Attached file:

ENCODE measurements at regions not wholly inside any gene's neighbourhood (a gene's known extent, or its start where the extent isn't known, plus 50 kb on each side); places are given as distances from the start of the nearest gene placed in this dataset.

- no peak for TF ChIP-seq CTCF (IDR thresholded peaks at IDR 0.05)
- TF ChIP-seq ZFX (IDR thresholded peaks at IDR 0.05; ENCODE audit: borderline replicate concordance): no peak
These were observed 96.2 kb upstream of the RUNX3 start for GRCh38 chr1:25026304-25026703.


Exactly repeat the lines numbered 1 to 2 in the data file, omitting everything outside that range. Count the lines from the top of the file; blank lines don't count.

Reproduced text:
ENCODE measurements at regions not wholly inside any gene's neighbourhood (a gene's known extent, or its start where the extent isn't known, plus 50 kb on each side); places are given as distances from the start of the nearest gene placed in this dataset.

- no peak for TF ChIP-seq CTCF (IDR thresholded peaks at IDR 0.05)